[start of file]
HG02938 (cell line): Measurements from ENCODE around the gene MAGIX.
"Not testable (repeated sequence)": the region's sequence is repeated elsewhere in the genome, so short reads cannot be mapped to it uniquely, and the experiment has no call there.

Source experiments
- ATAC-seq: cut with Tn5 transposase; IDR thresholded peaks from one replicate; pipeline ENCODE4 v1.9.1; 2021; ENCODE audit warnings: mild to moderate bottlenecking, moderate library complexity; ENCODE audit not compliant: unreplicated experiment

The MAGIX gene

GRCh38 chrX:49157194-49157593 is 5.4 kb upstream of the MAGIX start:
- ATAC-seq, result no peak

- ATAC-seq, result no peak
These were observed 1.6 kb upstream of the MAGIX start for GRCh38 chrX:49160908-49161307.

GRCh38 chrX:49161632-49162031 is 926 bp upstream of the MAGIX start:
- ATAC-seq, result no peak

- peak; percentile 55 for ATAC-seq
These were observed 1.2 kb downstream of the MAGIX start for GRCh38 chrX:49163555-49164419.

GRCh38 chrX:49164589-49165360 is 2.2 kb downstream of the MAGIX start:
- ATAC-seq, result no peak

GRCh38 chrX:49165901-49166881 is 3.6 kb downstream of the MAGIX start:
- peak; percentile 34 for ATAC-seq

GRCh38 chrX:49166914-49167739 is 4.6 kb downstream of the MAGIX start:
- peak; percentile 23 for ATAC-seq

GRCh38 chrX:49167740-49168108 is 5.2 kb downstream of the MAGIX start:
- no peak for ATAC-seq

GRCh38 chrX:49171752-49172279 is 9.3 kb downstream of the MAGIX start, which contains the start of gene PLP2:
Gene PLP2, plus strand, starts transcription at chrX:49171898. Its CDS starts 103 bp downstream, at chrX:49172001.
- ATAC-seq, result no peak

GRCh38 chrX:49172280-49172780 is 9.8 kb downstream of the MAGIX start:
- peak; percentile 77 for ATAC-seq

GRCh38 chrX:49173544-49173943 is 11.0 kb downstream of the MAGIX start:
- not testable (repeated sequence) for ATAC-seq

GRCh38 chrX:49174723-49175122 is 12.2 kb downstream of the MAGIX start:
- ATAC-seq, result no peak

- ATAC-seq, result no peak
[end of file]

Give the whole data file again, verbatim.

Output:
HG02938 (cell line): Measurements from ENCODE around the gene MAGIX.
"Not testable (repeated sequence)": the region's sequence is repeated elsewhere in the genome, so short reads cannot be mapped to it uniquely, and the experiment has no call there.

Source experiments
- ATAC-seq: cut with Tn5 transposase; IDR thresholded peaks from one replicate; pipeline ENCODE4 v1.9.1; 2021; ENCODE audit warnings: mild to moderate bottlenecking, moderate library complexity; ENCODE audit not compliant: unreplicated experiment

The MAGIX gene

GRCh38 chrX:49157194-49157593 is 5.4 kb upstream of the MAGIX start:
- ATAC-seq, result no peak

- ATAC-seq, result no peak
These were observed 1.6 kb upstream of the MAGIX start for GRCh38 chrX:49160908-49161307.

GRCh38 chrX:49161632-49162031 is 926 bp upstream of the MAGIX start:
- ATAC-seq, result no peak

- peak; percentile 55 for ATAC-seq
These were observed 1.2 kb downstream of the MAGIX start for GRCh38 chrX:49163555-49164419.

GRCh38 chrX:49164589-49165360 is 2.2 kb downstream of the MAGIX start:
- ATAC-seq, result no peak

GRCh38 chrX:49165901-49166881 is 3.6 kb downstream of the MAGIX start:
- peak; percentile 34 for ATAC-seq

GRCh38 chrX:49166914-49167739 is 4.6 kb downstream of the MAGIX start:
- peak; percentile 23 for ATAC-seq

GRCh38 chrX:49167740-49168108 is 5.2 kb downstream of the MAGIX start:
- no peak for ATAC-seq

GRCh38 chrX:49171752-49172279 is 9.3 kb downstream of the MAGIX start, which contains the start of gene PLP2:
Gene PLP2, plus strand, starts transcription at chrX:49171898. Its CDS starts 103 bp downstream, at chrX:49172001.
- ATAC-seq, result no peak

GRCh38 chrX:49172280-49172780 is 9.8 kb downstream of the MAGIX start:
- peak; percentile 77 for ATAC-seq

GRCh38 chrX:49173544-49173943 is 11.0 kb downstream of the MAGIX start:
- not testable (repeated sequence) for ATAC-seq

GRCh38 chrX:49174723-49175122 is 12.2 kb downstream of the MAGIX start:
- ATAC-seq, result no peak

- ATAC-seq, result no peak